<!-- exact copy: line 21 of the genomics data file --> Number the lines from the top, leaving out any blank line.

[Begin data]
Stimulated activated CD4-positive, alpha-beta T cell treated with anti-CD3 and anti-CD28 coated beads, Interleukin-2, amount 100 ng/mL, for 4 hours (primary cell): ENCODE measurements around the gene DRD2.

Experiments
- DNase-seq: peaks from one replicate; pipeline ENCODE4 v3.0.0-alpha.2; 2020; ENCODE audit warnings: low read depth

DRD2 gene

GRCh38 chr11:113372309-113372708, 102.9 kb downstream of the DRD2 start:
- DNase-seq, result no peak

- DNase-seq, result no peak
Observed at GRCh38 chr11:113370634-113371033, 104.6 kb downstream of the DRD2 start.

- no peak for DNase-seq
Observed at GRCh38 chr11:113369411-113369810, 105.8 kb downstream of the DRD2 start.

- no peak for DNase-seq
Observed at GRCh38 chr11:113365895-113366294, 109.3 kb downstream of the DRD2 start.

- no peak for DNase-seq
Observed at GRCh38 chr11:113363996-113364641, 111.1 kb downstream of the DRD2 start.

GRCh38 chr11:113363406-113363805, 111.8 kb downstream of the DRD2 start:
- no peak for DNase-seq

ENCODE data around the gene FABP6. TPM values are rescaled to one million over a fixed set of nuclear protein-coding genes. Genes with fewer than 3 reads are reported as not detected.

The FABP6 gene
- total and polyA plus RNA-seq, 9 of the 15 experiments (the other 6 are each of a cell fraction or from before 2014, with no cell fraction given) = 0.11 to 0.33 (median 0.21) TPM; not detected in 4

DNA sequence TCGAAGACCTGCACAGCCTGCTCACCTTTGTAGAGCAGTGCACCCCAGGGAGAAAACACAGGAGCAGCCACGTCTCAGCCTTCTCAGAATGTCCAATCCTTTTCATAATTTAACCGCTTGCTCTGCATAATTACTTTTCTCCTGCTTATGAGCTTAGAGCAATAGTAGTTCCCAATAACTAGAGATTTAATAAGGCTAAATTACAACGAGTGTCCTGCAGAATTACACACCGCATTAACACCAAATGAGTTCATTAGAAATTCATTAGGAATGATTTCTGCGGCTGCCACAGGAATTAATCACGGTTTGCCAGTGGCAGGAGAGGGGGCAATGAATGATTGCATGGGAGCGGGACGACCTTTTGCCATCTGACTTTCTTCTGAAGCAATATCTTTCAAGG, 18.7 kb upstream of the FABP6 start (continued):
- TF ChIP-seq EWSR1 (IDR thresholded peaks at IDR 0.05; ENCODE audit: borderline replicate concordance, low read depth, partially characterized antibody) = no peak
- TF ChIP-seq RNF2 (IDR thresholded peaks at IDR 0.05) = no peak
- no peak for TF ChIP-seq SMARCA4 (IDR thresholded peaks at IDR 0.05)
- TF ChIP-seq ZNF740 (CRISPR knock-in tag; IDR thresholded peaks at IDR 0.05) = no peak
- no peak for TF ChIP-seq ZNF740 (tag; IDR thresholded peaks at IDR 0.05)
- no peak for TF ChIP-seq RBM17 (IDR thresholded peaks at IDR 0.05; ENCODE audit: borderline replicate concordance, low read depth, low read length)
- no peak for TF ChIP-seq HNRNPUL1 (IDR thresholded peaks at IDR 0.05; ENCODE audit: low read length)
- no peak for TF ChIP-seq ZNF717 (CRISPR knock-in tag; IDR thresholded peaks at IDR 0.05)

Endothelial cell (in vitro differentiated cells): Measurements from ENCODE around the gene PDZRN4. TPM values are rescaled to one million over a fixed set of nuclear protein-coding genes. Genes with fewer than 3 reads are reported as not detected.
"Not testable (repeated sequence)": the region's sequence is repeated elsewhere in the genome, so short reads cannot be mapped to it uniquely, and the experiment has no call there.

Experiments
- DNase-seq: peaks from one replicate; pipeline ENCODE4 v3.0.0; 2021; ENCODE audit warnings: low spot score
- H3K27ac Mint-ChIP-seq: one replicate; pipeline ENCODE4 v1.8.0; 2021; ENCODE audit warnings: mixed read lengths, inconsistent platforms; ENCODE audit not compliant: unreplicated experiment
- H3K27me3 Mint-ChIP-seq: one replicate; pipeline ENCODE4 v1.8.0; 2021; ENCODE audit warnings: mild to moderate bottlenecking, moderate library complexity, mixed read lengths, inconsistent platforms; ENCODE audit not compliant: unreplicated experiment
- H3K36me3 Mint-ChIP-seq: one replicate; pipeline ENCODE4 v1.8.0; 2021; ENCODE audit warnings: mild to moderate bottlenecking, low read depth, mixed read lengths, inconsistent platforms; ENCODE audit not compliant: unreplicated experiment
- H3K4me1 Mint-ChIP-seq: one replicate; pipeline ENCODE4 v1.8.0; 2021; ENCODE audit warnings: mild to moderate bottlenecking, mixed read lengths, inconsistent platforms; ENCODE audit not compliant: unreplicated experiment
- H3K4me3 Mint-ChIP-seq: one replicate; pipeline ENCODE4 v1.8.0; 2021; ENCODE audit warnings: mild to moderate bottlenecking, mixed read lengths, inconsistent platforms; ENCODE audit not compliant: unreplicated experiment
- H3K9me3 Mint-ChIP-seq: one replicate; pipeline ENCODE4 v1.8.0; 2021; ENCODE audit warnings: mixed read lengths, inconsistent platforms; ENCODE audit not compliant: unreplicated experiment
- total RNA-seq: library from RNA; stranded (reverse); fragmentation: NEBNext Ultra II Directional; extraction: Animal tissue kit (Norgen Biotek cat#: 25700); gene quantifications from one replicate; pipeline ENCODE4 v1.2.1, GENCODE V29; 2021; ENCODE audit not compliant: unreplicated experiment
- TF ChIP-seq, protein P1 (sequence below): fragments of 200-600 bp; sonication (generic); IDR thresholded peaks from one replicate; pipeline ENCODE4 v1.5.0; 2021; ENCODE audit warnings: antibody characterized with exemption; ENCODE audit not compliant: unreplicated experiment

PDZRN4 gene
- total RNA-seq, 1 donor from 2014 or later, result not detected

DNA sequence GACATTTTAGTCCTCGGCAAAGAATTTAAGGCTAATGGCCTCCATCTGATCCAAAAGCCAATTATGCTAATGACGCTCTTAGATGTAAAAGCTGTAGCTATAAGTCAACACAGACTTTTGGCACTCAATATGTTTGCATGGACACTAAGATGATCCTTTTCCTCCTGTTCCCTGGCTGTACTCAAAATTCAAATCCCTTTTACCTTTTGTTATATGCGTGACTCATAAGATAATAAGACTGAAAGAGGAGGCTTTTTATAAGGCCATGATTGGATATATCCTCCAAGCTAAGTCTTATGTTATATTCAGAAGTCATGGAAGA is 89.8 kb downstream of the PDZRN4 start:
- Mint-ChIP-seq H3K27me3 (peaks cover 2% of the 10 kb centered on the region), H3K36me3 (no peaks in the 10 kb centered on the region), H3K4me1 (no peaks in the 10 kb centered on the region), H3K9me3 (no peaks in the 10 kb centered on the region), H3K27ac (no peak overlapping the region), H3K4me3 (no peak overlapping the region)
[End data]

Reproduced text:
- TF ChIP-seq EWSR1 (IDR thresholded peaks at IDR 0.05; ENCODE audit: borderline replicate concordance, low read depth, partially characterized antibody) = no peak